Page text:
Background: Asthma is an allergic airway disease (AAD) caused by aberrant immune responses to allergens. Protein phosphatase-2A (PP2A) is an abundant serine/threonine phosphatase with anti-inflammatory activity. The ubiquitin proteasome system (UPS) controls many cellular processes, including the initiation of inflammatory responses by protein degradation. We assessed whether enhancing PP2A activity with fingolimod (FTY720) or 2-amino-4-(4-(heptyloxy) phenyl)-2-methylbutan-1-ol (AAL (S) ), or inhibiting proteasome activity with bortezomib (BORT), could suppress experimental AAD. Methods: Acute AAD was induced in C57BL/6 mice by intraperitoneal sensitization with ovalbumin (OVA) in combination with intranasal (i.n) exposure to OVA. Chronic AAD was induced in mice with prolonged i.n exposure to crude house dust mite (HDM) extract. Mice were treated with vehicle, FTY720, AAL (S) , BORT or AAL (S) +BORT and hallmark features of AAD assessed. Results: AAL (S) reduced the severity of acute AAD by suppressing tissue eosinophils and inflammation, mucus-secreting cell (MSC) numbers, type 2-associated cytokines (interleukin (IL)-33, thymic stromal lymphopoietin, IL-5 and IL-13), serum immunoglobulin (Ig)E and airway hyper-responsiveness (AHR). FTY720 only suppressed tissue inflammation and IgE. BORT reduced bronchoalveolar lavage fluid (BALF) and tissue eosinophils and inflammation, IL-5, IL-13 and AHR. Combined treatment with AAL (S) +BORT had complementary effects and suppressed BALF and tissue eosinophils and inflammation, MSC numbers, reduced the production of type 2 cytokines and AHR. AAL (S) , BORT and AAL (S) +BORT also reduced airway remodelling in chronic AAD. Conclusion: These findings highlight the potential of combination therapies that enhance PP2A and inhibit proteasome activity as novel therapeutic strategies for asthma.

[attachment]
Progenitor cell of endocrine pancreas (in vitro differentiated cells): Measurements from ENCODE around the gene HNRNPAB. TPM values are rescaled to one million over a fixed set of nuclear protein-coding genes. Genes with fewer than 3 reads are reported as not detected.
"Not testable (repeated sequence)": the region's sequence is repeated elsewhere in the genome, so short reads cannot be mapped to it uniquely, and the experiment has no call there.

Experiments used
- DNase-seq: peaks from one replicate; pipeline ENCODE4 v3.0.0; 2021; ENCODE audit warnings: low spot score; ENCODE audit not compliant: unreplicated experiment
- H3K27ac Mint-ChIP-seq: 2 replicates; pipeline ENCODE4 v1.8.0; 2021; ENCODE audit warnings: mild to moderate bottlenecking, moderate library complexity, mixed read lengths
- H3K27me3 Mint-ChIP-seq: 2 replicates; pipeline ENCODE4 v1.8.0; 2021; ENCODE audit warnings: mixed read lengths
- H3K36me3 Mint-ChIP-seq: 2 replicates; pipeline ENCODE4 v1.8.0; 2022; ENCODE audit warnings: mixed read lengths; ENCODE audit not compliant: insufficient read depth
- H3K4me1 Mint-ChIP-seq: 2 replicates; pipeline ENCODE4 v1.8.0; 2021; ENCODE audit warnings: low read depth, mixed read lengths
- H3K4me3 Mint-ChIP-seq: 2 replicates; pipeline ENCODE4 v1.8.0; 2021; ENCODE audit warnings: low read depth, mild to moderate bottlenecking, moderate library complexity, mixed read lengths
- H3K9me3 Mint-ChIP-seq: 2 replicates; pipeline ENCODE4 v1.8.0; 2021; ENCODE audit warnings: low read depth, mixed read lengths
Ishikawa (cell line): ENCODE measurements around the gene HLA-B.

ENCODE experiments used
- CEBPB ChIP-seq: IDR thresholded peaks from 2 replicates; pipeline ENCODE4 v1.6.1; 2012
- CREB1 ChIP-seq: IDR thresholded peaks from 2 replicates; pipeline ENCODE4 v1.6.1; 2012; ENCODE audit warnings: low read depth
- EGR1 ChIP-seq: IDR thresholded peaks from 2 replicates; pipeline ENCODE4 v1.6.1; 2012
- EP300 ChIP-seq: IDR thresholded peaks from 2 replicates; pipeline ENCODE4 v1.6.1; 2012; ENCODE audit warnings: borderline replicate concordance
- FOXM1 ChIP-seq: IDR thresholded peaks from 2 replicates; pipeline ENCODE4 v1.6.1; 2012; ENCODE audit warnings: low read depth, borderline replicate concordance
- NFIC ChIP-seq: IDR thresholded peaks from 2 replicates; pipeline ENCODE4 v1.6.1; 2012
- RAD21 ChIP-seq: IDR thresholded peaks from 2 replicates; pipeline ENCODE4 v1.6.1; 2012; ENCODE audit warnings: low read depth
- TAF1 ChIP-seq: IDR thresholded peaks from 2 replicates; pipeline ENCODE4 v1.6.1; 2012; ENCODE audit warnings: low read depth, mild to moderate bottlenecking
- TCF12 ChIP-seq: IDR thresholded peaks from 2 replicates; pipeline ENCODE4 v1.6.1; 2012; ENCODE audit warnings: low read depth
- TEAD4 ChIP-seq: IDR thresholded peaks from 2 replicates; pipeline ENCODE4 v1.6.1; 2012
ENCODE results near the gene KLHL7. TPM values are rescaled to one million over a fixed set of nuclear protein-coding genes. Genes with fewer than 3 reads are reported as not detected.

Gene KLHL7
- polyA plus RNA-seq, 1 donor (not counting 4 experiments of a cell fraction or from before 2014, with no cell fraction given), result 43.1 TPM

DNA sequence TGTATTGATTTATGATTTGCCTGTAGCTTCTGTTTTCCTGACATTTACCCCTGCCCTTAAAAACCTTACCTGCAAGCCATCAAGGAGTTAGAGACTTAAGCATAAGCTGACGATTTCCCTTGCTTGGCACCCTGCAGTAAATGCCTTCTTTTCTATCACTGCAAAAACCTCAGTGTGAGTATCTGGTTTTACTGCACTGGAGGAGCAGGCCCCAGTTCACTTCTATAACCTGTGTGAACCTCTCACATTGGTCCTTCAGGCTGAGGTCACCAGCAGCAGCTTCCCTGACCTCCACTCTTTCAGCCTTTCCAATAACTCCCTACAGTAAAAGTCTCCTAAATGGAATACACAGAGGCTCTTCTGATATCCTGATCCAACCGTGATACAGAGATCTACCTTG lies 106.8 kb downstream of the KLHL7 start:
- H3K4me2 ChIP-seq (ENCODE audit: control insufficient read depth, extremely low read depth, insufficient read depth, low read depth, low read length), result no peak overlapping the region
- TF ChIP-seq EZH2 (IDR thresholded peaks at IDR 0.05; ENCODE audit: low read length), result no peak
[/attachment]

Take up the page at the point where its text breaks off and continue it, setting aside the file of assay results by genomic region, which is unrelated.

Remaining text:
DOI 10.1111/all.13212
Citations Scopus - 15Web of Science - 16
Co-authors Jay Horvat, Nikki Verrills, Malcolm Starkey, Philip Hansbro
2017 Kim RY, Horvat JC, Pinkerton JW, Starkey MR, Essilfie AT, Mayall JR, et al., 'MicroRNA-21 drives severe, steroid-insensitive experimental asthma by amplifying phosphoinositide 3-kinase mediated suppression of histone deacetylase 2', Journal of Allergy and Clinical Immunology, 139 519-532 (2017) [C1]

Background Severe steroid-insensitive asthma is a substantial clinical problem. Effective treatments are urgently required, however, their development is hampered by a lack of und... [more]

Background Severe steroid-insensitive asthma is a substantial clinical problem. Effective treatments are urgently required, however, their development is hampered by a lack of understanding of the mechanisms of disease pathogenesis. Steroid-insensitive asthma is associated with respiratory tract infections and noneosinophilic endotypes, including neutrophilic forms of disease. However, steroid-insensitive patients with eosinophil-enriched inflammation have also been described. The¿mechanisms that underpin infection-induced, severe steroid-insensitive asthma can be elucidated by using mouse models of disease. Objective We sought to develop representative mouse models of severe, steroid-insensitive asthma and to use them to identify pathogenic mechanisms and investigate new treatment approaches. Methods Novel mouse models of Chlamydia, Haemophilus influenzae, influenza, and respiratory syncytial virus respiratory¿tract infections and ovalbumin-induced, severe, steroid-insensitive allergic airway disease (SSIAAD) in BALB/c mice were developed and interrogated. Results Infection induced increases in the levels of microRNA (miRNA)-21 (miR-21) expression in the lung during SSIAAD, whereas expression of the miR-21 target phosphatase and tensin homolog was reduced. This was associated with an increase in levels of phosphorylated Akt, an indicator of phosphoinositide 3-kinase (PI3K) activity, and decreased nuclear histone deacetylase (HDAC)2 levels. Treatment with an miR-21¿specific antagomir (Ant-21) increased phosphatase and tensin homolog levels. Treatment with Ant-21, or the pan-PI3K inhibitor LY294002, reduced PI3K activity and restored HDAC2 levels. This led to suppression of airway hyperresponsiveness and restored steroid sensitivity to allergic airway disease. These observations were replicated with SSIAAD associated with 4 different pathogens. Conclusion We identify a previously unrecognized role for an¿miR-21/PI3K/HDAC2 axis in SSIAAD. Our data highlight miR-21 as a novel therapeutic target for the treatment of this form of asthma.